How do we eat them?
It’s a very common question we get from almost everyone who comes out to our farm. It is usually asked in a hushed tone and hesitantly but its one we do not mind answering. I think it is important to tell people that it was a process. Often the first one is the hardest to eat.
I am not a huge protein fan but I know with each meal that we eat, my children look to me before they brave the first bite. They very quickly forget what they are eating and move into discussion of taste instead.
I have learned through the years that its best to process the animals and eat them on different days. I find that its easier when we do things like chunk them into roasts, make hamburger or debone them into fillets.
I find the more we work through the process, the easier it is.
I do know that four years ago my family ate very very little meat. I had watched Food Inc and was very much affected me. I pretty much went cold turkey from purchasing meat from the grocery store. My children for years asked me to buy meat and on a rare occasion I would. I always felt guilty when I did and I am very glad I do not have to wrestle with those feelings anymore. I think that people are going to head back into this direction, growing their own food. I do want people to understand that it is a process though
I really have a problem with naming the animals that we are ultimately going to eat. My husband insists on naming them so that we can tell them apart. We welcomed two new additions to our homestead this winter. Two Tamsworth/Berkshire crossed piglets. We gave them the name Big pig and Little pig.
We couldn’t have acquired them on a colder day and although they were used to the cold, we moved them into our garage until the temperature gets a little warmer. Our ducks have decided that the nice little pen that we made for the pigs is a great place to hang out as well and have also moved in. Needless to say there is no room in my garage for my car.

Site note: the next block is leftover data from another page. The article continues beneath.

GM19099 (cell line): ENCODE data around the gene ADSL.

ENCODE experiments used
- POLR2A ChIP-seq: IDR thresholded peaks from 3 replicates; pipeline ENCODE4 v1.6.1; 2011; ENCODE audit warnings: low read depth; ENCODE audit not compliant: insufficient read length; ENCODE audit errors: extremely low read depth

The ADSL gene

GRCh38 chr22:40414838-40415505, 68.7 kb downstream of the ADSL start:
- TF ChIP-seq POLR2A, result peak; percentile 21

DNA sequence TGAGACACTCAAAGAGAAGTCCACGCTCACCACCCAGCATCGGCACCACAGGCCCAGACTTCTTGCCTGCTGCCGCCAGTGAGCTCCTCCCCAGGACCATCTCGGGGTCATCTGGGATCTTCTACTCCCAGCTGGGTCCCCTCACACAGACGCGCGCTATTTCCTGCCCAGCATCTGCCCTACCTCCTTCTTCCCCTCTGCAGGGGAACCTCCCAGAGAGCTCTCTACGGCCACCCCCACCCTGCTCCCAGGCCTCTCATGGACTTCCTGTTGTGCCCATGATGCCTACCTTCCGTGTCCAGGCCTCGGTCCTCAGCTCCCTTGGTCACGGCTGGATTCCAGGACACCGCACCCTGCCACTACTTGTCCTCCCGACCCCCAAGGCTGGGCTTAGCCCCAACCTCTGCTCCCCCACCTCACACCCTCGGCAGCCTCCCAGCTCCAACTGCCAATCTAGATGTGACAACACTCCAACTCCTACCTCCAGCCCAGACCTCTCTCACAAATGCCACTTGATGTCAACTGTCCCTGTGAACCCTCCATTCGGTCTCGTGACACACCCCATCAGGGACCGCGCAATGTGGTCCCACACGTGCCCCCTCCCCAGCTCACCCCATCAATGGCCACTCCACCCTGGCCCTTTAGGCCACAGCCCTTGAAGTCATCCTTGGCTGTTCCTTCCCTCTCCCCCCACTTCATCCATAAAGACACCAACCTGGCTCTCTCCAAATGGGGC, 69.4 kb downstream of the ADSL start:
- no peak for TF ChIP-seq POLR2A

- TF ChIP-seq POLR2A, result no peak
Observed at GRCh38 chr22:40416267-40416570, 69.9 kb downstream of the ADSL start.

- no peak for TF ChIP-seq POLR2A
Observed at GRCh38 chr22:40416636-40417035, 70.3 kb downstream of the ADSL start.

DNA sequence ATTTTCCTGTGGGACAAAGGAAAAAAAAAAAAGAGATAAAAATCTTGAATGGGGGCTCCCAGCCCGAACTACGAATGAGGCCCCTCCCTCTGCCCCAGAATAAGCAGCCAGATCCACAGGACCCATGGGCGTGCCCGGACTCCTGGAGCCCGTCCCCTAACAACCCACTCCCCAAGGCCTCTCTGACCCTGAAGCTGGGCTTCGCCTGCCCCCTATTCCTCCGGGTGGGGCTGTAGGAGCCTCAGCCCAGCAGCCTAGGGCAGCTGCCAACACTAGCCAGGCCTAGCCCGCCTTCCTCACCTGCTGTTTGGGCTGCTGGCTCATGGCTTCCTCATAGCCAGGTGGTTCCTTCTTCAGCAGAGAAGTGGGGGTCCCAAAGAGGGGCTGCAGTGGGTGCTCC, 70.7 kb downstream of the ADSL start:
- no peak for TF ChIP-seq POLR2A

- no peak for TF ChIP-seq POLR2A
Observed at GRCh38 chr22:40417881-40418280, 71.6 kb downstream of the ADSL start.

We decided to get this type of piglet so they will turn our soil in the Springtime. This breed is suppose to be good for rooting and with our clay like soil we decided we can use all the help we can get. It will be interesting to see how they mesh with our other farm yard animals.
Since I last updated we have decided to take 4 turkeys, 3 ducks and 50 chickens through the winter. They live amongst the 50plus rabbits that we have and thus far have been doing quite well. It surprises me that they really do better in the winter compared to the summer. I think I will take some pictures and do a follow up on our tee pee style shelters. We really are hoping for breeding to take place with our turkeys and ducks.
Been spending a lot of the days planning for Spring. My son is hoping to start his own adventure in farming by raising some meat chickens. We are hoping to turn our huge pens into productive gardens. Every day I still shake my head and wonder what it is that we are doing. Why we are choosing to put so much added stress in our lives. But glad that we are almost through winter and my freezer is still full and my pantry is as well.
It’s now the middle of February and we are gradually getting the pigs ready for their transition back into the outdoos. The sun is peaking its head out finally so I do feel Spring is just around the corner. I will be busy later making pots to start my Spring garden. I must admit that although I do like having all the transplants in the Spring, I hate having all the transplants in my house until the Spring.